This review was written by Virgina Kwan.

If you were given the opportunity, would you have the courage to look into other people’s minds and find out what secrets they are hiding? The concept of delving into one’s most personal belongings is explored in the film The Top Secret: Murder in Mind. Directed by Keishi Otomo and featuring an all-star cast, it is a live adaption of the manga series, Himitsu: Top Secret, written by Reiko Shimizu.


The story revolves around the Ninth Department of Forensic Science, which is headed by Tsuyoshi Maki (Toma Ikuta). This special police investigation unit employs the use of Memory Reproduction Imaging (MRI), a technique that can scan the brains of the deceased and extract their memories to solve murder cases. The department has been given the task to scan the brain of Koichi Tsuyuguchi (Kippei Shiina), who was charged for murdering his wife, mother-in-law and two daughters, to see if there are hints as to where his missing eldest daughter could be. Rookie investigator Ikko Aoki (Masaki Okada) has been appointed to carry out the task, but when the MRI scan uncovers a surprising discovery as to the real culprit, it is a race against time to hunt down this mass murderer before another homicide occurs.

MRI might seem like a great invention but as there is no way to prove that what everything the deceased saw was real, the images extracted cannot be used as legal evidence. The audience are told that murdered victims often have hallucinations just before their death and see their killer transform into a demon, hence the invalidity of the memory extraction. This brings into perspective the issue of subjectivity. As reinforced by Tsuyoshi, one must remain objective when using MRI and although the user deciphers based on the images, this judgement in itself is subjective.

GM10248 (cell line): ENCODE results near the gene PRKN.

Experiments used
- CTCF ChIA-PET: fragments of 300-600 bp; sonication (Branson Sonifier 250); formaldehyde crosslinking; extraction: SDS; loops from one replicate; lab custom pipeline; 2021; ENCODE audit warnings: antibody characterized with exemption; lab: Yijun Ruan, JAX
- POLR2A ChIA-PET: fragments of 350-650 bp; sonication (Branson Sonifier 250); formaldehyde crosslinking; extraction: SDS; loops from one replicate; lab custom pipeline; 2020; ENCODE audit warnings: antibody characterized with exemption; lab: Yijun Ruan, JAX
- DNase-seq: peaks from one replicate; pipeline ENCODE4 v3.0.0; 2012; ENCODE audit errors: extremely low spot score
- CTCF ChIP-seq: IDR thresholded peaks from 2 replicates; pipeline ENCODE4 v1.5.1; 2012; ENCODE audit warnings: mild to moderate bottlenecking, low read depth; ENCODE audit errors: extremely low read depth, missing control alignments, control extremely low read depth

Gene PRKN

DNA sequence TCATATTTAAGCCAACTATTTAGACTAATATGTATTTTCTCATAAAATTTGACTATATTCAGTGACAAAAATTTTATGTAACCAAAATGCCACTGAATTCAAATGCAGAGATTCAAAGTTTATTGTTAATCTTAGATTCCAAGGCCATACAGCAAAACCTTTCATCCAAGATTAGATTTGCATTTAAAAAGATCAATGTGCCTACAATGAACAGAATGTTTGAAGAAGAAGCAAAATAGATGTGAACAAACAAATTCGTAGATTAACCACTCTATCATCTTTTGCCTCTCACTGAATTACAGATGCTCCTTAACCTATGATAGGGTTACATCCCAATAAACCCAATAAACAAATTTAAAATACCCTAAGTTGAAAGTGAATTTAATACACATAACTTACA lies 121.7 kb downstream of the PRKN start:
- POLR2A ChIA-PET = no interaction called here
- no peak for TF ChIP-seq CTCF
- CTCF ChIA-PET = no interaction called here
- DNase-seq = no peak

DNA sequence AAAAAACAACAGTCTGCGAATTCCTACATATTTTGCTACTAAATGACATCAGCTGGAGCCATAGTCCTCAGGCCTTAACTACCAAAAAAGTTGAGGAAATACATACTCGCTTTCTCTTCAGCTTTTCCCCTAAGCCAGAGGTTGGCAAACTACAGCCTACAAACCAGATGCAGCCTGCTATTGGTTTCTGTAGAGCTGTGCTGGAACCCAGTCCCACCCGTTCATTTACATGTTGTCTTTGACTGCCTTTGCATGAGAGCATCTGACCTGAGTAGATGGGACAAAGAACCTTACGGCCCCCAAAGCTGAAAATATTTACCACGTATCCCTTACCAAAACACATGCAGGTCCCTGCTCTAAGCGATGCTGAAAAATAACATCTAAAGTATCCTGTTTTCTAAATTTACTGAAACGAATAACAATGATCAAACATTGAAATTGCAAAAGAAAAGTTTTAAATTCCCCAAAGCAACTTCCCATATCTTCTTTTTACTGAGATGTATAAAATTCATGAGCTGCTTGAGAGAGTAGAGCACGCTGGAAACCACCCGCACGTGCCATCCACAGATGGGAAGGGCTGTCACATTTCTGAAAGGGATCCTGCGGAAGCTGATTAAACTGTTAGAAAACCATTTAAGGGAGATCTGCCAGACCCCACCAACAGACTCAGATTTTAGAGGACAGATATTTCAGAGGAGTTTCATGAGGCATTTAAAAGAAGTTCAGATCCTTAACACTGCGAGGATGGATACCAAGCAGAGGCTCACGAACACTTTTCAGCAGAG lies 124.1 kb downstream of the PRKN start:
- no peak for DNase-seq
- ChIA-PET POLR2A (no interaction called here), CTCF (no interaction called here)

Another issue of using the MRI is the consequence of its users. The audience learn of MRI’s adverse effects early on in the film. The mental and emotional toll on users of this technology drives them to insanity and, in some cases, towards taking their own lives. Having the ability to see into other people’s minds means you will not be able to un-see what you saw, just like police investigator Shunsuke Manabe (Nao Omori), who was shown the memory extraction of Koichi Tsuyuguchi but regrets later on. As the film progresses, the audience are left questioning just how beneficial MRI is if it involves the erosion of our morality.


Classified as a science fiction and suspense thriller the director does not hold back on adding elements of horror, and this can be seen from the numerous gruesome scenes throughout the film. It is certainly not for the faint-hearted!

The Top Secret: Murder in Mind is an intriguing film that gauges the audience from the start to the end with its unexpected plot. As the title of the film suggests, secrets are sometimes meant to remain as they are and not to be shared with others.

Review score: FOUR STARS (OUT OF FIVE)

The Top Secret: Murder in Mind will be screening in Sydney on the 26th November and in Melbourne on the 2nd December.

The Japanese Film Festival is in Sydney until the 27th November, then in Melbourne from the 24th November to the 4th December.

Visit Japanese Film Festival for more information and session times.